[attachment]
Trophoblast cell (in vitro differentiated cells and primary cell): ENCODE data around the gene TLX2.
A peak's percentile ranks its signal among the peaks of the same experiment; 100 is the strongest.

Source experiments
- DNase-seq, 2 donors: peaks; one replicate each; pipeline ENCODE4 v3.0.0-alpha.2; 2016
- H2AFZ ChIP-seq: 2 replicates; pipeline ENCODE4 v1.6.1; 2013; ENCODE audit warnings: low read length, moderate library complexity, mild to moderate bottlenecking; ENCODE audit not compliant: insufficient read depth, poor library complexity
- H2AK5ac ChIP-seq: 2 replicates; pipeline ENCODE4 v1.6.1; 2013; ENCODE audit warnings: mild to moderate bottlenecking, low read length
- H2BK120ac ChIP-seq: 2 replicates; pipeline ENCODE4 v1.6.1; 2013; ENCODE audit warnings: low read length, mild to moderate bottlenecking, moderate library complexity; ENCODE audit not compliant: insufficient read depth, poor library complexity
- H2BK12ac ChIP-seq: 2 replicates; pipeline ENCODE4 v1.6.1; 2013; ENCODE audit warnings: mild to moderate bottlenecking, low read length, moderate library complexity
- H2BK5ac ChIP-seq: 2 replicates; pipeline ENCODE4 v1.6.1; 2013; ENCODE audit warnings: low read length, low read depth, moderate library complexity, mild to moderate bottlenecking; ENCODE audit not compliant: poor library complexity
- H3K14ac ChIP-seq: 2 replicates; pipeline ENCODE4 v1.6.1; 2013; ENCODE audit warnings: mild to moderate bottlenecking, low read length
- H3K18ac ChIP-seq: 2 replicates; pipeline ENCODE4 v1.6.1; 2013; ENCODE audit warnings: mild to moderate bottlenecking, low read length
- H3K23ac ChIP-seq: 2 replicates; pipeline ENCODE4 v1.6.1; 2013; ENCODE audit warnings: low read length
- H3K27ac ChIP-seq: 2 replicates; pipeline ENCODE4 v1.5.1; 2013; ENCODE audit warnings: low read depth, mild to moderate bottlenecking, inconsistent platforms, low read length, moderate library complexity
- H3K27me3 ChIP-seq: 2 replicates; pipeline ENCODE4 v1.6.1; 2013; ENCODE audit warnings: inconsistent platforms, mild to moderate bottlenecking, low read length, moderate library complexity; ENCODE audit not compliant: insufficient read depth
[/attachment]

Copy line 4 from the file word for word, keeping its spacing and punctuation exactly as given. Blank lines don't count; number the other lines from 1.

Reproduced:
- DNase-seq, 2 donors: peaks; one replicate each; pipeline ENCODE4 v3.0.0-alpha.2; 2016